Should someone who knows how to develop a website bother with content management systems? Are they worth it? Do they provide good value to the layman and the tech-savvy alike? Are they too restrictive? If you are building a website for someone, is a CMS always the answer?
These are some questions that this article will attempt to answer.
First a little about what they are for those who aren’t aware. A content management system is a way to massively simplify the adding of new content to websites. They are particularly useful for websites that need to update and change the content on a regular basis.
It also allows the end-user to change content. The guy (or girl) who may not be interested in knowing anything about HTML coding, or may not be competent enough to do so without causing serious problems in the code.
One benefit that’s not often mentioned is that it allows totally unskilled employees (with a small amount of training) to be able to do tasks that were previously beyond them. Even small eCommerce companies are starting to take on employees to help with the workload, not all of whom will be technically savvy enough to be useful for more than the most menial tasks (such as posting items). But with content management systems, they can get involved in the running of the website. This can give the website owner a welcome break.
So these are the good things, when talking about content management systems, what’s the downside?
A content management system can occasionally look out of place with the rest of the website if it’s not implemented well. Text for example; text is an integral part of the website aesthetics, but with a CMS it can be locked to a certain type of text; which does not fit with the overall tone of the website.
There may also be a need to spend extra time working on security. Which can increase the cost. Extra training can also inflate the cost.
Some of the skills learned using one CMS, may not be transferable to another, meaning that time spent learning how a particular CMS works can be wasted if the CMS is changed at a later date.
Some of the more tech-savvy users may find it too restrictive. They may not be quite competent enough to completely design and maintain their own website, but know enough to add features that aren’t possible with a CMS in place.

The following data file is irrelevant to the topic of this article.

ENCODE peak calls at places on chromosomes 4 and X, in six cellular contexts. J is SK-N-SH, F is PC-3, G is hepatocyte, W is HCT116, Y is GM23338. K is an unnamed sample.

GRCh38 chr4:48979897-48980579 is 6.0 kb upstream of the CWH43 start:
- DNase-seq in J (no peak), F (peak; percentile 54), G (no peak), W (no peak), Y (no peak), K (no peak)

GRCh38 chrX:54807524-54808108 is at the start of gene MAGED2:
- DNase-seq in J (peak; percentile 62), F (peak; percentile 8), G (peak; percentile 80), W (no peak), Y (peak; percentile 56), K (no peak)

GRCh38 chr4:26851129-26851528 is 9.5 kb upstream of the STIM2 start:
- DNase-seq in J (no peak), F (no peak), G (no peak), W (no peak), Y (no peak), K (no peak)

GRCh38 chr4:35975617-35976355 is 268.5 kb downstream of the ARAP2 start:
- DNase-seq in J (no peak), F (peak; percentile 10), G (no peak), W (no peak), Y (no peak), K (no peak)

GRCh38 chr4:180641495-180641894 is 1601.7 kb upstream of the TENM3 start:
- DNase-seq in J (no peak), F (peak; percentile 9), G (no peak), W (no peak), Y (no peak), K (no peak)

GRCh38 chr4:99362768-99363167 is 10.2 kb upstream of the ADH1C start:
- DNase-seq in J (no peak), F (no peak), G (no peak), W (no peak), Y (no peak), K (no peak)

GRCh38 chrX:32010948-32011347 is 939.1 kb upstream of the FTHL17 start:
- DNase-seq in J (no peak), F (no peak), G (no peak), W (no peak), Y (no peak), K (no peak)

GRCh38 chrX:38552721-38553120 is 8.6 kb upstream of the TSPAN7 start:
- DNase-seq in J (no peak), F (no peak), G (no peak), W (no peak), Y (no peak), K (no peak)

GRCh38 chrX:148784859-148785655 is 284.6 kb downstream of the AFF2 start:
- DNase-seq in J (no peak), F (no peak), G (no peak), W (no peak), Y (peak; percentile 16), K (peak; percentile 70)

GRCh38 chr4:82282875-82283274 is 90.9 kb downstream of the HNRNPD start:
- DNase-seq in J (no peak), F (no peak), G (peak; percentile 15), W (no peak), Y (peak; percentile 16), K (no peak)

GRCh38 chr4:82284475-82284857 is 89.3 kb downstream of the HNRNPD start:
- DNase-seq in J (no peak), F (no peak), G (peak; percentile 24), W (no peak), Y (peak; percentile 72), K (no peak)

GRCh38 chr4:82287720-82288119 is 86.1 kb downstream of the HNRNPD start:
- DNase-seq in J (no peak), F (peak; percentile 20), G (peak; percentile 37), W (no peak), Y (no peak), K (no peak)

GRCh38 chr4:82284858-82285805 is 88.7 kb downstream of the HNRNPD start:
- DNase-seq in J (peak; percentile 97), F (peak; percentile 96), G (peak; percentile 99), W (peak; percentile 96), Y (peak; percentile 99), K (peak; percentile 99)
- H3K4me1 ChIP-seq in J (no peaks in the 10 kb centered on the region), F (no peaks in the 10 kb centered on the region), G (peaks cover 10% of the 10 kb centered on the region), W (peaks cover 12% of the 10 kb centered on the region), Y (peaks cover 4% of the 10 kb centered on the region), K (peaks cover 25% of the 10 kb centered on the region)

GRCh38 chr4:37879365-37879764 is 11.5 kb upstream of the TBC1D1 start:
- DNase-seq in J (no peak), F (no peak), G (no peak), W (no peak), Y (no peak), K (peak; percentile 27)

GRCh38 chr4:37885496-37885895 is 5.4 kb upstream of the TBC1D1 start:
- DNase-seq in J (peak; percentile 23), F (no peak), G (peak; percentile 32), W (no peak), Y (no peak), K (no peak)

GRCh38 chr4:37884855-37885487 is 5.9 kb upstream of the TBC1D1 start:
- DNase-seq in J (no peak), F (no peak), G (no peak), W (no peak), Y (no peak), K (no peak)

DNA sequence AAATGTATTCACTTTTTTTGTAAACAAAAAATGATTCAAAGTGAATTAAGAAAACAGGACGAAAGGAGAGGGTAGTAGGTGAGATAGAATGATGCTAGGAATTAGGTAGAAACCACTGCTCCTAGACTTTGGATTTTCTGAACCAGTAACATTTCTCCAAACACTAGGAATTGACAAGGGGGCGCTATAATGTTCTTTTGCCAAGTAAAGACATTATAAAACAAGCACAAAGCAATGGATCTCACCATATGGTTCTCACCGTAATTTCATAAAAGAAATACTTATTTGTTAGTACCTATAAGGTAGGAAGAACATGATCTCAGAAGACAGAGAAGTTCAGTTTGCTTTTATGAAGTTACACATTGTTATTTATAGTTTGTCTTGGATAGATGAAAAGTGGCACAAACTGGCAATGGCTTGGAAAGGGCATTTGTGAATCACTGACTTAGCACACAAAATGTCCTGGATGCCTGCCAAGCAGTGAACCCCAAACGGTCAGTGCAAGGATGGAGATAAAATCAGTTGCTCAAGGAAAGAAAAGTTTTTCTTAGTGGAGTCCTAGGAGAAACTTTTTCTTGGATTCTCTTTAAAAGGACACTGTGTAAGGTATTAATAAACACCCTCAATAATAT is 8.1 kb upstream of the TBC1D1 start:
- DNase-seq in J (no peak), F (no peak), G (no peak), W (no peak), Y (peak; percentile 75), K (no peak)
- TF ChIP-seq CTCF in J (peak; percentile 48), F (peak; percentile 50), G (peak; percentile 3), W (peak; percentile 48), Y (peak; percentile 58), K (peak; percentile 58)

Is there any benefit for a website owner who knows how to competently update their own website without a CMS?
Provided of course that the right CMS is chosen. It can substantially reduce the amount of time it takes to update the content of your website. As mentioned earlier, it can also allow you to delegate the changing of content to trusted employees. One of the hardest aspects in eCommerce, is having to always be within 24 hours or so of an internet connection. This can sometimes feel a little bit like you are a prisoner of your own success, unable to go anywhere where there may not be an internet connection or a phone reception.
If you own a website that needs to be constantly changed, it can be tremendously useful to leave the website in the hands of a trusted employee using a CMS.
For web developers
If you are developing a website for someone else, learn a little about how their business works, do they need a CMS? Ask yourself whether or not they have a lot of potential content contributors on staff.
Also bear in mind that it will allow you to pass maintenance onto the client, this can be a good thing, but if you’re relying on this for income it can also be bad for you. That’s not to say that you should intentionally give a client an inferior product so that you can earn a living from them indefinitely, you should not. But there may be certain circumstances where your work may be vastly superior to that of an end-user using a CMS. In which case it may be in your client’s best interests that you carry out the work.
For most businesses, a CMS is a good idea, provided it’s the right one and it’s implemented correctly. It gives ordinary people the tools they need to look after their own websites, and even the paid ones are usually very good value for what the customer